Common Results of Railroading Careers: Hip Replacements and Other Joint Surgeries | Shapiro, Washburn & Sharp

FELA cases for CSX and Norfolk Southern (NS) brakemen and conductors have been growing in number recently from cumulative trauma or repetitive stresses on train crews’ bodies after years of service.  One of the main railroad work activities which caused a lot of excessive stress on the hips, knees, legs, ankles, and feet of yard conductors and ground crew in the time before the early 1990s was getting on and off moving equipment. 

In the early 1990s most railroads, including ConRail, changed the long-time practice of having workers get on and off moving equipment.  The mounting and dismounting in this manner involved running in large, loose ballast rock and climbing onto a bottom rung of a metal, ladder system. 

The first step up onto the rolling stock of rail cars is a large one, much further than a regular ladder.  The railroad industry stopped forcing workers to do this dangerous practice in part because of all the people who fell or tripped landing under the train and losing a leg, an arm, or their life.  One of the other consequences of this unsafe practice was that the pounding that these workers took on the job was literally eating their bodies up.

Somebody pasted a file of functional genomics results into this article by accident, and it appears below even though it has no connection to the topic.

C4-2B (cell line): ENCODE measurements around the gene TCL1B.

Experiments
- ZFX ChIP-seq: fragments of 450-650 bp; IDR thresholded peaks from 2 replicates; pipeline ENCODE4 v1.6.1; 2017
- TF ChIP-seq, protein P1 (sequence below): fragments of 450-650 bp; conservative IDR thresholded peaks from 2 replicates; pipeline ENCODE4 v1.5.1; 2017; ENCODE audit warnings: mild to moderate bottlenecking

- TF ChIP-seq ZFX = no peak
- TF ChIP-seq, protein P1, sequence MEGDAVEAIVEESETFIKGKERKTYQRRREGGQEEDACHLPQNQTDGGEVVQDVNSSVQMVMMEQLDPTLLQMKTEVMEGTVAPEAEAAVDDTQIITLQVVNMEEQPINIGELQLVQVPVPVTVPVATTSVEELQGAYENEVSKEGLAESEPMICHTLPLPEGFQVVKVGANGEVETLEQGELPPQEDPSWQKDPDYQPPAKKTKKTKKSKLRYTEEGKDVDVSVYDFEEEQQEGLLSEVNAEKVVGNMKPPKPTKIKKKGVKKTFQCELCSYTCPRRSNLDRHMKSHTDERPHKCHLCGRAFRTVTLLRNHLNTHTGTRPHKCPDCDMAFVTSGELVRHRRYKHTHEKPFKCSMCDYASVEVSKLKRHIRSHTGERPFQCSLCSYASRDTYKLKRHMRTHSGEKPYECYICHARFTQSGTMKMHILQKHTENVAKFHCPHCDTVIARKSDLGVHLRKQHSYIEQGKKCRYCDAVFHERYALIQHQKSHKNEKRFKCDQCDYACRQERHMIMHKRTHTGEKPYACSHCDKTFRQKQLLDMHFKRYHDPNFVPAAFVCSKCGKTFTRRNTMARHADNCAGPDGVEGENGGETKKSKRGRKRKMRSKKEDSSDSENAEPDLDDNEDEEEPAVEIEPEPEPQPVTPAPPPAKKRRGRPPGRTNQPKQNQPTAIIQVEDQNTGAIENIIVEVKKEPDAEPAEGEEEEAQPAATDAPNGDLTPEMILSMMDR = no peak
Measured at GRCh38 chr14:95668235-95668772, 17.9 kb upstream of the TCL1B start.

We are currently handling a number of cases for railroad men who started their railroad careers back when getting on and off moving equipment was a daily practice.  If workers have had a surgery or been permanently disqualified from doing their previous job on the railroad because of aggravate arthritis or pain problems with their musculoskeletal system, we want to talk to them about what we can do for them. 

injury, lawyer, railroad, rail, FELATypically, the railroad worker will be better off financially going out on occupational disability through the United States Railroad Retirement Board rather than simply retiring based upon age.  Not only will they get roughly equal pension benefits, but they will have health insurance longer also.  The other reason not to simply retire at age 60, if the reason for leaving the railroad is physical disability, is the FELA case will be stronger before a jury where we can show the primary reason they had to stop working at the job they loved was because their bodies were worn out by the railroad’s ergonomically unsound practices.